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Ukraine war: Russian threat growing, front line troops fear

WorldUkraine war: Russian threat growing, front line troops fear

Ukrainian troops on the front lines in the Donbas have told the BBC that Russian forces are “learning every day and changing their strategy” as they continue to gain ground around the heavily contested town of Bakhmut. But the soldiers also insisted that morale remains high, despite growing exhaustion after almost a year of war.

¬†Peering over a giant map at their brigade’s temporary headquarters, they jabbed at the spots where Russian forces were inching forwards towards a key road.

“They were about 400 metres [437 yards] from us, across the field just here. We’re holding on, but it’s getting harder,” said Sgt Denys Kalchuk from the all-volunteer Dnipro-1 Battalion, going on to describe how Russian infantry, fighter jets and artillery units appeared to be operating with growing co-ordination and effectiveness around Bakhmut.

“The planes are the worst. You can’t hear them until it’s too late. It’s the same with the tanks. Artillery is easier – at least you might have a second or two [to dive for cover] after you hear them coming,” said Sgt Kalchuk.

Assessing the overall state of the conflict across the Donbas is extremely difficult. Access is challenging and dangerous, and dozens of different Ukrainian battalions and brigades are working on separate tasks, amid some secrecy, spread out along hundreds of miles of often fast-changing front lines.

But there is no indication, as yet, that Russian forces are poised to make a strategically significant breakthrough. One senior commander said Western supplies had now brought a balance to what had been a deeply uneven artillery war, and that Western tanks could soon tip the overall balance in Ukraine’s favour.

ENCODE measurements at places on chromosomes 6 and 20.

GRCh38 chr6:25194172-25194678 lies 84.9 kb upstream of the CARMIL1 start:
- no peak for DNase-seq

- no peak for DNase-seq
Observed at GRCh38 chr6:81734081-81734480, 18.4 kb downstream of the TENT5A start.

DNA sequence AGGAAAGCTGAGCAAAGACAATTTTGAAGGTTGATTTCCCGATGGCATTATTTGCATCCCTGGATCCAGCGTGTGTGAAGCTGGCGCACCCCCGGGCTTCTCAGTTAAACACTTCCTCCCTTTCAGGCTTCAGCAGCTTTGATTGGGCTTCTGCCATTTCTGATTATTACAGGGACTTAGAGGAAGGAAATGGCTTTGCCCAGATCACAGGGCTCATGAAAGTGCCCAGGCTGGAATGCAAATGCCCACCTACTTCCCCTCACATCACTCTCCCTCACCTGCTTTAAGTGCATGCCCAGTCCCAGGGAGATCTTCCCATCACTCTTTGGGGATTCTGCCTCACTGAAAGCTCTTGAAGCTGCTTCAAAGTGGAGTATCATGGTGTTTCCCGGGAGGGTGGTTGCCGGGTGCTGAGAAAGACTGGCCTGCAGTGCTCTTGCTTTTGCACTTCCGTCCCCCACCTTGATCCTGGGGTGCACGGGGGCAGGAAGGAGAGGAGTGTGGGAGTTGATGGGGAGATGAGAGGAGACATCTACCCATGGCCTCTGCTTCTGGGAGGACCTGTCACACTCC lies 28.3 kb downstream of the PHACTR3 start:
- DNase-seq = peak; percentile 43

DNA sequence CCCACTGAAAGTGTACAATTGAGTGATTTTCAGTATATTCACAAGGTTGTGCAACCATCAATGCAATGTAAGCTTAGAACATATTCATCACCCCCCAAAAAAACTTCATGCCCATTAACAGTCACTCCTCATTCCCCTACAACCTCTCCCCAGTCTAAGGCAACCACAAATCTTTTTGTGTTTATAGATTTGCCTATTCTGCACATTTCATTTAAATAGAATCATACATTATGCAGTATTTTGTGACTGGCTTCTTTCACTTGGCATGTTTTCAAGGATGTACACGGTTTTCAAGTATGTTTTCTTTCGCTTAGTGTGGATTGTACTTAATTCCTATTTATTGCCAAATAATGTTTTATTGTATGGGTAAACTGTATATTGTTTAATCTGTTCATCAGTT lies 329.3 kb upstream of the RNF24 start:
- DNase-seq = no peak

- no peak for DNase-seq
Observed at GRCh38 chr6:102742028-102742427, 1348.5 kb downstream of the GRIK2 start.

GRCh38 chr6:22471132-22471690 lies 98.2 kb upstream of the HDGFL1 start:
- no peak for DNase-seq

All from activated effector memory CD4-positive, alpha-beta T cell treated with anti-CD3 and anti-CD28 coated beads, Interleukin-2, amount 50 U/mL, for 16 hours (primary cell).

While it is no surprise that many Ukrainian troops are suffering from exhaustion after months of conflict, morale, in general, appears to be holding.

“There have been cases of [Ukrainian] units who don’t seem willing to fight, and disagreements [over tactics],” one Ukrainian soldier acknowledged, speaking off the record.

Others talked about the trauma of seeing their friends die, of units that had sustained overwhelming numbers of casualties and of the psychological impact of fighting amidst the corpses of so many uncollected Russian soldiers. One soldier, citing fears of a new Russian mobilisation and the huge size of the enemy’s population, spoke of his fear that “Russia will grind us down”. But most troops we met waved away such doubts, blaming them on exhaustion and – in general – praising their commanders for giving them time to rest.

One increasingly common excuse offered for Ukraine’s struggles around Bakhmut is the theory that relatively weak and inexperienced units are now being left to hold the line here, while the army’s strongest forces are being moved elsewhere ahead of a widely anticipated Ukrainian counterattack, or counterattacks.

The location of any such potential offensives remains the subject of much speculation among Ukrainian troops. Some anticipate a push further north, into Luhansk province, while others wonder about an attack south towards Melitopol, in order to isolate and threaten Russian forces in and around the Crimean peninsula.

One experienced officer said he believed Russia was looking to straighten its frontline, take a few more chunks of the Donbas, and then declare “mission accomplished” and push for peace negotiations. He said he was sure Ukraine would never agree to that but warned that the military would need Western fighter jets to break through all of Russia’s new defences, particularly in the south of the country.

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